03/17/2016 12:58 EDT

Rebecca Thomas Will Be Halifax's First Aboriginal Poet Laureate

"Very rarely do you actually hear from us, as indigenous people."

Matthew Madden

Mi’kmaw spoken word artist Rebecca Thomas will become Halifax’s first aboriginal poet laureate next month — thanks to the path carved by a “phenomenal” woman who came before her.

“I feel like any inroads I’ve made here I have to give credit to Rita Joe,” Thomas told The Huffington Post Canada of the late renowned Mi’kmaw poet and residential school survivor.

The City of Halifax announced the news Tuesday, saying Thomas will be given “a position which will empower her to enhance our understanding of our region’s unique cultural tapestry through her work,” in a statement.

She will succeed outgoing poet laureate El Jones for a two-year term beginning in April.

“We’re not necessarily heard from all the time,” Thomas said of Canada’s indigenous peoples. “You hear interpretations of our voice, you hear interpretations of our histories — very rarely do you actually hear from us, as indigenous people.”

Watch Thomas’ “What am I supposed to think?”

She added that as poet laureate, “it’s really important that I don’t compromise my indigenous voice.”

Though she can’t speak on behalf of all aboriginal people, Thomas said there’s a similar experience that binds them — and she’s intent on making use of the platform she’s been given.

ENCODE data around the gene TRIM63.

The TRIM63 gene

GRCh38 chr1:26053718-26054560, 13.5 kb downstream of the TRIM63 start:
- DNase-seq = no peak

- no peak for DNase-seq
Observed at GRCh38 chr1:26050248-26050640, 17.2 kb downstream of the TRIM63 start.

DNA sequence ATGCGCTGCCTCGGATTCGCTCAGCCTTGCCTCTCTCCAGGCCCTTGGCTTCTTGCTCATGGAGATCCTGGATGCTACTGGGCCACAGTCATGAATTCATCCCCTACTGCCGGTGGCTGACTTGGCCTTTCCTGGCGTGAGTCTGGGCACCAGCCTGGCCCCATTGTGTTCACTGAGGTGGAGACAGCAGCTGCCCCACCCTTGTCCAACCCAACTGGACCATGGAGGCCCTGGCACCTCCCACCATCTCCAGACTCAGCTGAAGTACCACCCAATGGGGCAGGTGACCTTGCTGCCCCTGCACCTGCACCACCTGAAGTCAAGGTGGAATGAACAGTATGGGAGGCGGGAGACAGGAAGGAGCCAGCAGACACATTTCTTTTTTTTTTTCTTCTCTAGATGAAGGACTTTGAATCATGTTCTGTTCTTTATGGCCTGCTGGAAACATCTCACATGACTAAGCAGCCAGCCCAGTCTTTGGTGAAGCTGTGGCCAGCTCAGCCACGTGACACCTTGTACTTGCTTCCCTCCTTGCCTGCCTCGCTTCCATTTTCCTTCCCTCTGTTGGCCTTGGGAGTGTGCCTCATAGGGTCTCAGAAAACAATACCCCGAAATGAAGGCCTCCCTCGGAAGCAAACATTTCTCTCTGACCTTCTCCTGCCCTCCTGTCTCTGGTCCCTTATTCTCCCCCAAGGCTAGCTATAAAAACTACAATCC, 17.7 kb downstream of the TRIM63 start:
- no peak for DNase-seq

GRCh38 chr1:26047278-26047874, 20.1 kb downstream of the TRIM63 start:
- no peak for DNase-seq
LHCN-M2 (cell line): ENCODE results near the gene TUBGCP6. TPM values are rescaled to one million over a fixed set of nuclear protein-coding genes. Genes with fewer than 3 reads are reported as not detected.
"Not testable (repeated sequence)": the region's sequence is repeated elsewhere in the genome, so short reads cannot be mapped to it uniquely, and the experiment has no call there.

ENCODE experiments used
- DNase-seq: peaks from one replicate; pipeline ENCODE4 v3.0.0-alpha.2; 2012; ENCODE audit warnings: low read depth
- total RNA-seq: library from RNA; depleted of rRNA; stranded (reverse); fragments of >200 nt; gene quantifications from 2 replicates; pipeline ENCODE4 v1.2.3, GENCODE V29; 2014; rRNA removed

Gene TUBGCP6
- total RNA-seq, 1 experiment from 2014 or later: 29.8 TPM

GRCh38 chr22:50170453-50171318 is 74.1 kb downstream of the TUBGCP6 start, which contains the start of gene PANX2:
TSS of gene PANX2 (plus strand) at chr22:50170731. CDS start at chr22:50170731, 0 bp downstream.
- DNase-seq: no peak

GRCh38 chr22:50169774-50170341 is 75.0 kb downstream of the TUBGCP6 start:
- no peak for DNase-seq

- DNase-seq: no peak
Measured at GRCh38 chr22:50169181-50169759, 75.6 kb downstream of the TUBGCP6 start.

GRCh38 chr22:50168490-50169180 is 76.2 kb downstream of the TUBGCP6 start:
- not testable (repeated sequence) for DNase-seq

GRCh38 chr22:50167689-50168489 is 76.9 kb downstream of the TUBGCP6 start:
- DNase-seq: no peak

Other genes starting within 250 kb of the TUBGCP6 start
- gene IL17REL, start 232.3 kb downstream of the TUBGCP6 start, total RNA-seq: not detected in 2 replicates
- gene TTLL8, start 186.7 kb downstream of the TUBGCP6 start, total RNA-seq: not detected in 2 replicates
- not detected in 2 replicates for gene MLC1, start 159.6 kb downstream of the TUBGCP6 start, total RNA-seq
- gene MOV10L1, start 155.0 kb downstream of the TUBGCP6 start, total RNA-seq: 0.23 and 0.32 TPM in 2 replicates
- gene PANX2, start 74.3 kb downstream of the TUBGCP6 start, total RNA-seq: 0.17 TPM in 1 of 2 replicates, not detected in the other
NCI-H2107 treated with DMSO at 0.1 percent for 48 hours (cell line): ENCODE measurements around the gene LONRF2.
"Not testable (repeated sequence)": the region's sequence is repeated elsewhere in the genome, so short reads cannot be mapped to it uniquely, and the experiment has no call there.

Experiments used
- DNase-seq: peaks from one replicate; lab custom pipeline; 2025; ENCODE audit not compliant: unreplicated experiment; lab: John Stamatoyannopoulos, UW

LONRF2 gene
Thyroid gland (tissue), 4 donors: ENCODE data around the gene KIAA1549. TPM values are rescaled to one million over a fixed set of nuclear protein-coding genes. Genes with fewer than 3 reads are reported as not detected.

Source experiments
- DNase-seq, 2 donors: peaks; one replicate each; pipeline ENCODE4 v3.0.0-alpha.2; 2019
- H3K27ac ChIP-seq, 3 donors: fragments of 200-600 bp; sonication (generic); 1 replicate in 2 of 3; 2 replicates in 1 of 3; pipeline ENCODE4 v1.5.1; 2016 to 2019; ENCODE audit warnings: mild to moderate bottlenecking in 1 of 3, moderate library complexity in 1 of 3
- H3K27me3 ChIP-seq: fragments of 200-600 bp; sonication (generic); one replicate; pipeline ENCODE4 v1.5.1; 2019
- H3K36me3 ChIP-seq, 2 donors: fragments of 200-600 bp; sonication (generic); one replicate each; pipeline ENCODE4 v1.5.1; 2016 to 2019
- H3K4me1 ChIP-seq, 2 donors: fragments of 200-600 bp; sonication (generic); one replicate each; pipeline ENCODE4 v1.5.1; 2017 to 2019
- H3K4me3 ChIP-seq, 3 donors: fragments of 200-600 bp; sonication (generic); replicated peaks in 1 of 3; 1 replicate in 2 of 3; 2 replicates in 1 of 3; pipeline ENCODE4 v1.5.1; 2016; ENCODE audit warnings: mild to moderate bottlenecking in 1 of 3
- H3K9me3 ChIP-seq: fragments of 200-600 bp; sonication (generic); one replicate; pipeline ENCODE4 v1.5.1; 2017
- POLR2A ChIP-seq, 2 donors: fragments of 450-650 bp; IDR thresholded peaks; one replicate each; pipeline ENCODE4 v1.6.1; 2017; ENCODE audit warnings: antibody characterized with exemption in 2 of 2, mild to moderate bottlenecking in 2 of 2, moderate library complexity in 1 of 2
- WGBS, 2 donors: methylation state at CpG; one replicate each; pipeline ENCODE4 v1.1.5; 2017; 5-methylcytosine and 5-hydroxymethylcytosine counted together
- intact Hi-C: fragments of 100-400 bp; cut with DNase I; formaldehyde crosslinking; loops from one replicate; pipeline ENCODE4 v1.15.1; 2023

“My voice will hopefully resonate and at least give perspective to a non-native world that we’re still here and we’re still proud of who we are and we’re going to be here for a long time,” she said.

Joe, regarded as the poet laureate of the Mi’kmaw, died nine years ago and left a body of work with ambient themes of love and survival. Like Joe, Thomas also finds joy in seeing poetry resonate with young people.

“... we’re still here and we’re still proud of who we are.”

The Nova Scotia Community College aboriginal student service coordinator was at a youth poetry slam when HuffPost Canada spoke to her.

“Walking in and just seeing them just be so proud of themselves and have a space where they can speak and feel important and if I can help facilitate that process, that’s wonderful,” she said, touching on her vision of what she wants to do in the next two years.

“That’s what I want to do. I want to make people feel important and that they matter.”


Photo gallery Aboriginal Art See Gallery